International Astronautical Congress 2016 (IAC-16,B4,3,8,x34546)
Solution for a ground station network providing a high bandwidth and high accessibility data link for nano- and microsatellite
During the last years, nano- and microsatellite technologies have encountered a fast development materialized in projection of thousands of satellites to be launched in Low-Earth Orbit (LEO) in the near future. However, the ground segment has not encountered a similar development leaving a gap in the possibilities of communicating and operating an increased number of satellites. The advent of the huge constellations (e.g. OneWeb, PlanetLabs, Spire, Satellogic etc.) has made clear the necessity of downloading massive amount of data from space simplifying the management of multi-satellite mission. In addition, it will be needed a real-time access to downloaded data for a number of scenarios (e.g. refugees monitoring, disaster management, environment surveillance, etc.) able to fostering also downstream applications.
In this paper a solution to these issues has been identified by envisioning a global network of 20 autonomous ground stations operating on different frequency bands (VHF, UHF, S-Band, X-Band) with different protocols and modulations, connected on the Internet and operated remotely. The solution proposed has been carried out by Leaf Space srl, an Italian startup based in Milan in collaboration with Université de Picardie Jules Verne, based on innovative ground station scheduling algorithms and tasks automation on commercial hardware, in order to provide a quality, reliable and money-saving alternative to current state-of-the-art.
International Astronautical Congress 2016 (IAC-16,E1,5,5,x34251)
Importance and Challenges of Hands-on experience in Astronautical Education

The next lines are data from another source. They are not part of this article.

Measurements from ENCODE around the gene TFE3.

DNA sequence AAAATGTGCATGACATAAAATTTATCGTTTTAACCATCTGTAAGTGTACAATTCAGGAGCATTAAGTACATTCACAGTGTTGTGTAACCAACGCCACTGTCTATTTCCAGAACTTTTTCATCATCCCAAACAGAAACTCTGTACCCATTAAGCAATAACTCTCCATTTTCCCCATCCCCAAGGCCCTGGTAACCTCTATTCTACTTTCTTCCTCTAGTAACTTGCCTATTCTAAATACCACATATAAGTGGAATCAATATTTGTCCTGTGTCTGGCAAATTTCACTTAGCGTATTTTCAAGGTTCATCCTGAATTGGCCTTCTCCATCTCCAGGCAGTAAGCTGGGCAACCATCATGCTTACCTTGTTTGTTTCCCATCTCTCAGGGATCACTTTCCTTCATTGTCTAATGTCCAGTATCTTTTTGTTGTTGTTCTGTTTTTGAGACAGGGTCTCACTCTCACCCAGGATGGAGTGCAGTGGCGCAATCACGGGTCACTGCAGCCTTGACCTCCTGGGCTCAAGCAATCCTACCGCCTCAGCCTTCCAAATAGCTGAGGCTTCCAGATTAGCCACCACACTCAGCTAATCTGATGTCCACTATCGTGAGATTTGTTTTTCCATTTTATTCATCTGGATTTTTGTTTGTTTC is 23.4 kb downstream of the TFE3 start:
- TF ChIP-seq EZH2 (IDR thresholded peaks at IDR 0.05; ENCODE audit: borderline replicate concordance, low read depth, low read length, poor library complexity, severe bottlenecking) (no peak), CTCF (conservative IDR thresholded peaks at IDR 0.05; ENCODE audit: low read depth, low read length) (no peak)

This paper discusses the role of hands-on-activities in tertiary education with particular focus on the space sector in Europe. Such activities include European educational programmes managed and supported by several national space agencies and the European Space Agency (ESA), such as REXUS/BEXUS (Rocket Experiments for University Students / Balloon Experiments for University Students), medium-sized national programmes like the STERN (Studentische Experimental-Raketen, Germany) or PERSEUS (Projet Etudiant de Recherche Spatiale Européen Universitaire et Scientifique) as well as smaller projects run by student organisations themselves. First of all, the quantitative value of practical education will be presented to display the percentage of students who participate in hands-on-activities. Moreover, the impact of such initiatives will be detailed, followed by a discussion of the roles of different stakeholders like students, universities and industry. Another major point of this contribution is the depiction of administrative and executional challenges that come along with the conduction of hand-on-activities with respect to ordinary theoretical education. Concluding, recommendations to improve this relation and thus the education of young space professionals will be given. This contribution bases on the main tasks identified by the working group that addressed to “How can universities contribute to the acquisition of hands-on experience?” during the first European Student Workshop held in Padova in December 2015 in conjunction with the 1st Symposium on Space Educational Activities.